The thin line between internal and external communications

by Derek Logan, communications advisor

Ask enough professional communicators the difference between internal and external communications and most will tell you there isn’t one. Many say internal and external communications are two sides of the same coin, and that most internal messaging eventually becomes external.

A boundary between an organization and the public is porous. Employees have daily conversations with families and friends, information leaks out accidentally or intentionally, and traditional and social media can pick up even the most innocuous item and amplify it. Likewise, employees are influenced by the people they speak with, the media they see or hear and the experiences they have, and they bring this accumulated communication baggage with them into work.

Aligning the message, inside and out

Because of this, many experts recommend professional communicators should always anticipate effects on the flip side of a communications plan. Ensuring a message aligns both internally and externally is crucial to quality communications planning. Keeping internal and external information in silos can potentially create undesired consequences in communications planning.

Internet giant Yahoo experienced discord in 2013 when it attempted to silo a change in the workplace to internal communications. Yahoo planned to eliminate a work-at-home perk to bolster productivity, even though it was highly valued by Yahoo employees. In fact, a memo to employees notifying them of the change failed to acknowledge people outside the organization – such as family members or dependents – that could be affected by the change. Many professional communicators panned this oversight, as well as other errors in the message delivery, after angered employees leaked the memo through social media.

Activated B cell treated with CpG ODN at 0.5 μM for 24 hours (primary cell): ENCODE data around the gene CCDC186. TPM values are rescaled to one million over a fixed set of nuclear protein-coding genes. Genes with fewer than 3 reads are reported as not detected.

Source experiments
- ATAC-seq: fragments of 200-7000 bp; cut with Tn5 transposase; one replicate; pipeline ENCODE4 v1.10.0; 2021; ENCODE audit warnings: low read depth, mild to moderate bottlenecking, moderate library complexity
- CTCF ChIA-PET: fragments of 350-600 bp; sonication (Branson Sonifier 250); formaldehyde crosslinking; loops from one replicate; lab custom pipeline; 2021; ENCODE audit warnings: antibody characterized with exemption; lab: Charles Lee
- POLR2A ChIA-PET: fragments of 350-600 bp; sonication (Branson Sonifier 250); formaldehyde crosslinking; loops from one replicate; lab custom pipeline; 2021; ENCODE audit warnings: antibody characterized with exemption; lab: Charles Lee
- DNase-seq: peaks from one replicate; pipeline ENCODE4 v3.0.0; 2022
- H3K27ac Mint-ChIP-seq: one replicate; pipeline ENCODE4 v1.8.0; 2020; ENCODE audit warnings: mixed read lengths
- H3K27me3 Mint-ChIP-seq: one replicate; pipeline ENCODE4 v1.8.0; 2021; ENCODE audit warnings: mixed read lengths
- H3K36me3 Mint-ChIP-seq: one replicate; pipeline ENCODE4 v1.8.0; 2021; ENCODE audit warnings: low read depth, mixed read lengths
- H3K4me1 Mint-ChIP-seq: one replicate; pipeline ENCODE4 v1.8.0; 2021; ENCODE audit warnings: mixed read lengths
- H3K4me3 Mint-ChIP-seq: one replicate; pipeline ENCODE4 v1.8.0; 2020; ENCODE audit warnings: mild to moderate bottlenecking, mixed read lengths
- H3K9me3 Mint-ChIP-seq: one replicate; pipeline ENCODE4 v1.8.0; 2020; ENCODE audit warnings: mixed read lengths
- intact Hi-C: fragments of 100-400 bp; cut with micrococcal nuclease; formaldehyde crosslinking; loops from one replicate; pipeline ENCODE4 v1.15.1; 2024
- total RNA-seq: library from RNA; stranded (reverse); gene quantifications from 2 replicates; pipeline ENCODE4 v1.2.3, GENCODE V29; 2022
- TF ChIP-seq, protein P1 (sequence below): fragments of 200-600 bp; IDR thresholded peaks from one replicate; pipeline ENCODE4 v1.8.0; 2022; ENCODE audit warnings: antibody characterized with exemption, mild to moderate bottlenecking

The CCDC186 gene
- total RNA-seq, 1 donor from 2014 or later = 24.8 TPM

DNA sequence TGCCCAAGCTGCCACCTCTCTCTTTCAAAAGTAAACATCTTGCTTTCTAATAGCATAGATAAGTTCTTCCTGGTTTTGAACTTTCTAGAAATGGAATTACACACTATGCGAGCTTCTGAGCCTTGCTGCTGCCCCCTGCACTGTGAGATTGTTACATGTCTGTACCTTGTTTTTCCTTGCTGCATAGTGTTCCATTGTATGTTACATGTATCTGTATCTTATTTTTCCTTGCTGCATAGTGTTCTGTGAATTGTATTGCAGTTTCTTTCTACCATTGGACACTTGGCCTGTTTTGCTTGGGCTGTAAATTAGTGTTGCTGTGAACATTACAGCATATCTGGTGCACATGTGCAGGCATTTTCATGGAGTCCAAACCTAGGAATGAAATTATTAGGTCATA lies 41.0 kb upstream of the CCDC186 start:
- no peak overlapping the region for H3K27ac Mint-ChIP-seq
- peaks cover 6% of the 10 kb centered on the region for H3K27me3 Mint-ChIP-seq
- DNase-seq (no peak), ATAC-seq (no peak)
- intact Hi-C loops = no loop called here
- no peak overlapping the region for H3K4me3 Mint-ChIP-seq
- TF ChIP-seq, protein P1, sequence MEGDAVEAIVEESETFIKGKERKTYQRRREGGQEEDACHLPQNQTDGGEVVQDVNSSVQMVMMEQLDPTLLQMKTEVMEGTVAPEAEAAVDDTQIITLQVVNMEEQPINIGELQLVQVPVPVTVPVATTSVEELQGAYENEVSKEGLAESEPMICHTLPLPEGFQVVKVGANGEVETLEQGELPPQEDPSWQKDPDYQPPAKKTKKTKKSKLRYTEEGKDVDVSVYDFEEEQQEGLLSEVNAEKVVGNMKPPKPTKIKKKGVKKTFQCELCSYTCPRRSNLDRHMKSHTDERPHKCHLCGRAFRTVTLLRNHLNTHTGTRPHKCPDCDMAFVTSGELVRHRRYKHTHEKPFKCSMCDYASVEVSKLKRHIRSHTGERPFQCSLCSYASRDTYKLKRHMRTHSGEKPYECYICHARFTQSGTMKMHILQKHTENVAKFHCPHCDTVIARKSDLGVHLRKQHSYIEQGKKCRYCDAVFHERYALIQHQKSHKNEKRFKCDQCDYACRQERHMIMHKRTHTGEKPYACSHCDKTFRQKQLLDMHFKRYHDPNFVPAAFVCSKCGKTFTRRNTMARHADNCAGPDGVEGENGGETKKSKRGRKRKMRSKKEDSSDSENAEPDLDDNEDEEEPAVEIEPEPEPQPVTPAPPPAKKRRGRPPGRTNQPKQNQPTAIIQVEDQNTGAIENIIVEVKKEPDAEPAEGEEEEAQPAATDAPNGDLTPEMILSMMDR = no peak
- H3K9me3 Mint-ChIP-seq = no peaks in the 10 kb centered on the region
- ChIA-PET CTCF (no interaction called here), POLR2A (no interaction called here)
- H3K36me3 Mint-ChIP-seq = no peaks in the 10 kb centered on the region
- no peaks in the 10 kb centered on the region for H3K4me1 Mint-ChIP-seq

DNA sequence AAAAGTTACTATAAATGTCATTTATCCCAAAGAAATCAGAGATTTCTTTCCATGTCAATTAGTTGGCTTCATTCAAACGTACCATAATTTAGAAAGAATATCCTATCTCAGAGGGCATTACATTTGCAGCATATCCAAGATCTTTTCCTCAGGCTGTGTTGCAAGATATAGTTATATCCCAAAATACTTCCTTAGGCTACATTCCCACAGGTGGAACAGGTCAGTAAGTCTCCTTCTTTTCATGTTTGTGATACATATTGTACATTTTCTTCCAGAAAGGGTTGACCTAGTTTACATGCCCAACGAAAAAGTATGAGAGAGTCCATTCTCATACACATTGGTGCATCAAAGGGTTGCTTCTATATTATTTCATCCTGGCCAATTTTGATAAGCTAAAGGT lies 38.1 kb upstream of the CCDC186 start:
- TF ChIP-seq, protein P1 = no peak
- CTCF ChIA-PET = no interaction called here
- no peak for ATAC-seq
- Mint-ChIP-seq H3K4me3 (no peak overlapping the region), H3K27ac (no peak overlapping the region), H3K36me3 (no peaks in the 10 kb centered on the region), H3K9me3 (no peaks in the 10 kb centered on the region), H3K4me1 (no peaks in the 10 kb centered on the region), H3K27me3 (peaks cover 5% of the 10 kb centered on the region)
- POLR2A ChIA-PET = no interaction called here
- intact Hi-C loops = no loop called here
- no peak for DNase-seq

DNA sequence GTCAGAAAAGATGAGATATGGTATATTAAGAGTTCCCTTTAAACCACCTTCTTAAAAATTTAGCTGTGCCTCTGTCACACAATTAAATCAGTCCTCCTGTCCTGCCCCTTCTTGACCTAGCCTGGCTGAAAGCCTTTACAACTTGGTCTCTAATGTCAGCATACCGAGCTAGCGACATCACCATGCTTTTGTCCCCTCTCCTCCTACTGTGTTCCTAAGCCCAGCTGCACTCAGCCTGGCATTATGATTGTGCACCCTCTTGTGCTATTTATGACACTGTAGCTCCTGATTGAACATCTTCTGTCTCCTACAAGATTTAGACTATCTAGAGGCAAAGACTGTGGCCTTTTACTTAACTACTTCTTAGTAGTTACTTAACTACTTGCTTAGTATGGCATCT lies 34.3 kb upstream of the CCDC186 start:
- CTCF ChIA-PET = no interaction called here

Despite online chatter and news media coverage generated by the leak, company management maintained it was an “internal matter” until ongoing external pressure motivated Yahoo’s CEO Marissa Mayer to talk  “about the elephant in the room” at an industry event and properly explain the company’s position to the public.

Arguably, some if not all of the communication issues could have been avoided had a cross-section of employees been consulted before the memo was distributed. Consulting with them would have caught many errors in the message, anticipated reactions inside and outside the company, and made sure both internal and external communications were aligned.

Sometimes decisiveness is needed, as extensive stakeholder consultation can sometimes be costly, inefficient and time-consuming (After all, Yahoo had appointed Marissa Mayer to resolve major productivity and management issues in a short period of time). However, in this case, the move affected not just employees, but family and other dependents close to the employees. The company’s decision had ramifications beyond the employees yet somehow this was missed during the planning stage. Employee consultation would have caught the error early before the memo had moved beyond first draft. The message would have been more empathetic and likely included an adjustment period for the benefit of employees that had dependents also affected by the decision.

Alignment is always critical. Communications must not separate internal and external into silos but have parallel plans worked out. These extra considerations can only strengthen organizations.


  • Always assume information will get out, one way or the other. Check your list of external stakeholders to see who may be affected by your message.
  • Your internal audience can be the best champions of your message, or its worst detractors. Involve a cross-section of them early in your planning process and look for opportunities where they can help form the message.
  • Always inform the internal audience first, even when the message is intended primarily for external audiences.
  • Have an external communications plan on stand-by to the internal communications plan, and vice-versa.
  • Privacy for individuals is important but an organization is public by nature. Being open, transparent and accountable can reduce negative reactions to messaging.